A study from the University of Illinois has concluded that potatoes could offer the same benefits as energy gels to cyclists.
The study involved 12 riders completing a two hours cycling challenge followed by a time trial with riders consuming either water, energy gels or potatoes. The aim of the test was to see how effective a whole-food source of carbohydrates could be for cyclists.
Nicholas Burd, University of Illinois kinesiology and community health professor, told Science Daily
: "Research has shown that ingesting concentrated carbohydrate gels during prolonged exercise promotes carbohydrate availability during exercise and improves exercise performance,
"Our study aim was to expand and diversify race-fueling options for athletes and offset flavor fatigue."
When reaching a conclusion about their findings the scientists involved in the report found that using potatoes worked to the same level as energy gels in sustaining blood glucose levels and boosting the performance of the cyclists.
Burd says: "We found no differences between the performance of cyclists who got their carbohydrates by ingesting potatoes or gels at recommended amounts of about 60 grams per hour during the experiments,"
This information provides an interesting perspective on what we should be consuming while out on a bike ride. By using potatoes or whole food based carbohydrate sources you can definitely miss out on some of the less desirable ingredients found in mass-produced energy products.
Although the tests shows there is no difference between a potato puree and energy gels I doubt we are going to suddenly see a wave of EnduroPotato™ products arrive in stores but it's definitely interesting to see that processed energy gels are no better than something which grows naturally.
The "proof of concept" test did have one downside for those using the potato puree... Bloating. In the Science Daily article Burd says that those using potatoes had "significantly more gastrointestinal bloating, pain and flatulence than the other groups." This is definitely a major downside and apparently it is caused by the large volume of potatoes needed to match the glucose provided by energy gels. So it doesn't look like we will be seeing any pro riders swapping out their gels for puree anytime soon.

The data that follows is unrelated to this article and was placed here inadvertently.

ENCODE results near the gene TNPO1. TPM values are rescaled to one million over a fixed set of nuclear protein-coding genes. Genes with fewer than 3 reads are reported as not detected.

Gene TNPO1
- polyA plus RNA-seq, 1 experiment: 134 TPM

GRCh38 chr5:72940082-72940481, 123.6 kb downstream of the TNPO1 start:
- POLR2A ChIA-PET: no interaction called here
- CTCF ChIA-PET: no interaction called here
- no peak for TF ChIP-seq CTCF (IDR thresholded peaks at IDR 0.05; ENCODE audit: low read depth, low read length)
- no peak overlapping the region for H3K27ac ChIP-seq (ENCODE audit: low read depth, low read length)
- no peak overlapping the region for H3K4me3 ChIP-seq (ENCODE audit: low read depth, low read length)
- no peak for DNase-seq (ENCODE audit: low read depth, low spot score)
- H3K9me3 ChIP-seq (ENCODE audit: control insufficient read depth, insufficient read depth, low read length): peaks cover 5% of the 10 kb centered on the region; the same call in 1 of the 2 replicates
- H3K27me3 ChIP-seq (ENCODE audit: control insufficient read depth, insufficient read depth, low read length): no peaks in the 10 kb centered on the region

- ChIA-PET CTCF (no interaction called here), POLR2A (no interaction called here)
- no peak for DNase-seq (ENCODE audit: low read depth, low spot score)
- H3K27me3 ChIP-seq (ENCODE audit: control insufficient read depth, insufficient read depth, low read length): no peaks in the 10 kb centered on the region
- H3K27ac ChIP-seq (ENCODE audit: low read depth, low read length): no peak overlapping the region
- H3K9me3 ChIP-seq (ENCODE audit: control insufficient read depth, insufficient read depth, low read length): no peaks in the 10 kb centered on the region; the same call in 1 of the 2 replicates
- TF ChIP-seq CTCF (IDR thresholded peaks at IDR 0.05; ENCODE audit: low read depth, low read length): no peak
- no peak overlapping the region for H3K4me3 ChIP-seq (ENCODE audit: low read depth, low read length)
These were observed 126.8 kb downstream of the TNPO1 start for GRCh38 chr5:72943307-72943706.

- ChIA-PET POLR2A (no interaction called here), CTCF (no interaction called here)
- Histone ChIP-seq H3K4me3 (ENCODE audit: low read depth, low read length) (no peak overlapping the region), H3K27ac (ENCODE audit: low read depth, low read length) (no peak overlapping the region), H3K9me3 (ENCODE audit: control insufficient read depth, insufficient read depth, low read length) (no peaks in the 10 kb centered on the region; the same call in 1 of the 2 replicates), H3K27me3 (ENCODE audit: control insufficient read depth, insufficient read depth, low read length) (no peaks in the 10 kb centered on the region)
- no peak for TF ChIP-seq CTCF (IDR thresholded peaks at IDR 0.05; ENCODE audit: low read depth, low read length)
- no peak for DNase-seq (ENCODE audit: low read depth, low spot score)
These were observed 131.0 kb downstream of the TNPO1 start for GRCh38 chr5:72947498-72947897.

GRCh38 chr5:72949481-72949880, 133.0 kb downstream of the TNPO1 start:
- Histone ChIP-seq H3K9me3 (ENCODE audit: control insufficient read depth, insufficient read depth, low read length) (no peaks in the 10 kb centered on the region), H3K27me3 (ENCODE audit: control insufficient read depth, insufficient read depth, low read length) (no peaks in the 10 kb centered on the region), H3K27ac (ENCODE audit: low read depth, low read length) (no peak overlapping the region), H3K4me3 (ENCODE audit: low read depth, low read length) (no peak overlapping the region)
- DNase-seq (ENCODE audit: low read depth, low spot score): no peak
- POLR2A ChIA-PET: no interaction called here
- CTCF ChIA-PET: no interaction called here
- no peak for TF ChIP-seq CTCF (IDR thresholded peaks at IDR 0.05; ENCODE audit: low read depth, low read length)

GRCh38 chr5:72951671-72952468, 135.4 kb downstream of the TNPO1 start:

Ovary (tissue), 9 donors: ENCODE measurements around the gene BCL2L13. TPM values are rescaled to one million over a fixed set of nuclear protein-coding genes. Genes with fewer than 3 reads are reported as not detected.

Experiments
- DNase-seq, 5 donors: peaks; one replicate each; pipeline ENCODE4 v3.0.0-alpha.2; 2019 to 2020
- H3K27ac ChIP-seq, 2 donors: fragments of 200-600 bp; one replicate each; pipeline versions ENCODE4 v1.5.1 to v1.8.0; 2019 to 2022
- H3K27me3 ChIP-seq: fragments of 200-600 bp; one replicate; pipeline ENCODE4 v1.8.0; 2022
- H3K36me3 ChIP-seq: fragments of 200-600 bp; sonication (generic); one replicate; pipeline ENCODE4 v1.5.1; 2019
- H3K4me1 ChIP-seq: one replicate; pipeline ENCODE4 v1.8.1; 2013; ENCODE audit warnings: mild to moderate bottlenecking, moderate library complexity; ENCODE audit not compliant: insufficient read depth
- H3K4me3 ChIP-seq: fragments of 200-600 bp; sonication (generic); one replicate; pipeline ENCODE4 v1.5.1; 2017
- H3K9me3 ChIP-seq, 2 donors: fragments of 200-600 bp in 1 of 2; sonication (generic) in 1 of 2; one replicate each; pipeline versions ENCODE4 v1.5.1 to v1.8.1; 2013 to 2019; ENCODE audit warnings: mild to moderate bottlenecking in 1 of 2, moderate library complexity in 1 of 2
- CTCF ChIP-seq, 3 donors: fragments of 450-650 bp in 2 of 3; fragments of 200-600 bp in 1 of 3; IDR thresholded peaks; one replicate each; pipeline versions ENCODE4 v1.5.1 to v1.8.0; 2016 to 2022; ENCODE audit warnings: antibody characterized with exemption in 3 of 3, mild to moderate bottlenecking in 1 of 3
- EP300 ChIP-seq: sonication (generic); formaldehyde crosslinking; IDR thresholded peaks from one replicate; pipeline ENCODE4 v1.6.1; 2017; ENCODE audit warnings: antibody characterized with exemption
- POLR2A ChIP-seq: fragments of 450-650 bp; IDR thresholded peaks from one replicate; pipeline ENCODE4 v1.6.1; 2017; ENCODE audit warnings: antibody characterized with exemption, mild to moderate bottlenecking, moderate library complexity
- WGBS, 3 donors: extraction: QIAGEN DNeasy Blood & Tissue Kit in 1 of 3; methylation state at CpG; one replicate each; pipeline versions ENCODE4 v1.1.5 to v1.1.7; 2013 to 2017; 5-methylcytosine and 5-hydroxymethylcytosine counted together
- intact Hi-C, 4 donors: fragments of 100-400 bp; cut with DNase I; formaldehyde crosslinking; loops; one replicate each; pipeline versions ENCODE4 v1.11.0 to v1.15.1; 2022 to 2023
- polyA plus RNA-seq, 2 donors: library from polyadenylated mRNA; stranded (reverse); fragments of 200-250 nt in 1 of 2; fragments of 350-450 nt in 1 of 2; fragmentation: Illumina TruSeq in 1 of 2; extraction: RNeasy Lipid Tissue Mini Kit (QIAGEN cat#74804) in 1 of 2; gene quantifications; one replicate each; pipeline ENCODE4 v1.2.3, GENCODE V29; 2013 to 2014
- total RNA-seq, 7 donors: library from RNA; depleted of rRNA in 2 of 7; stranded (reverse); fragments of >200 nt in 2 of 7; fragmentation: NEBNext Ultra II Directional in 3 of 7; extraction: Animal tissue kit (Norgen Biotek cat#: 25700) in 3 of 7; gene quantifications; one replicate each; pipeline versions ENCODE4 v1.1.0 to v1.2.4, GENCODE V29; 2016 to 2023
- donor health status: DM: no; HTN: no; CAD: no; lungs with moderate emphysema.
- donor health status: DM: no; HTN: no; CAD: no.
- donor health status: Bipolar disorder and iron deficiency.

Carbohydrate (CHO) ingestion is an established strategy to improve endurance performance. Race fuels should not only sustain performance, but also be readily digested and absorbed. Potatoes are a whole-food based option that fulfills these criteria yet their impact on performance remains unexamined.
We investigated the effects of potato purée ingestion during prolonged cycling on subsequent performance versus commercial CHO gel or a water-only condition. Twelve cyclists (70.7 ± 7.7 kg, 173 ± 8 cm, 31± 9 years, 22 ± 5.1 % body fat; mean ± SD) with average peak oxygen consumption (VO2PEAK)of 60.7 ± 9.0 mL/kg/min performed a 2 h cycling challenge (60-85%VO2PEAK) followed by a time trial (TT, 6kJ/kg body mass) while consuming potato, gel, or water in a randomized-crossover design.
The race fuels were administered with U-[13C6]glucose for an indirect estimate of gastric emptying rate. Blood samples were collected throughout the trials. Blood glucose concentrations were higher (P0.001) in potato and gel conditions when compared to water condition. Blood lactate concentrations were higher (P=0.001) after the TT completion in both CHO conditions when compared to water condition. TT performance was improved (P=0.032) in both potato (33.0 ± 4.5 min) and gel (33.0 ± 4.2 min) conditions when compared to the water condition (39.5 ± 7.9 min). Moreover, no difference was observed in TT performance between CHO conditions (P=1.00).
In conclusion, potato and gel ingestion equally sustained blood glucose concentrations and TT performance. Our results support the effective use of potatoes to support race performance for trained cyclists.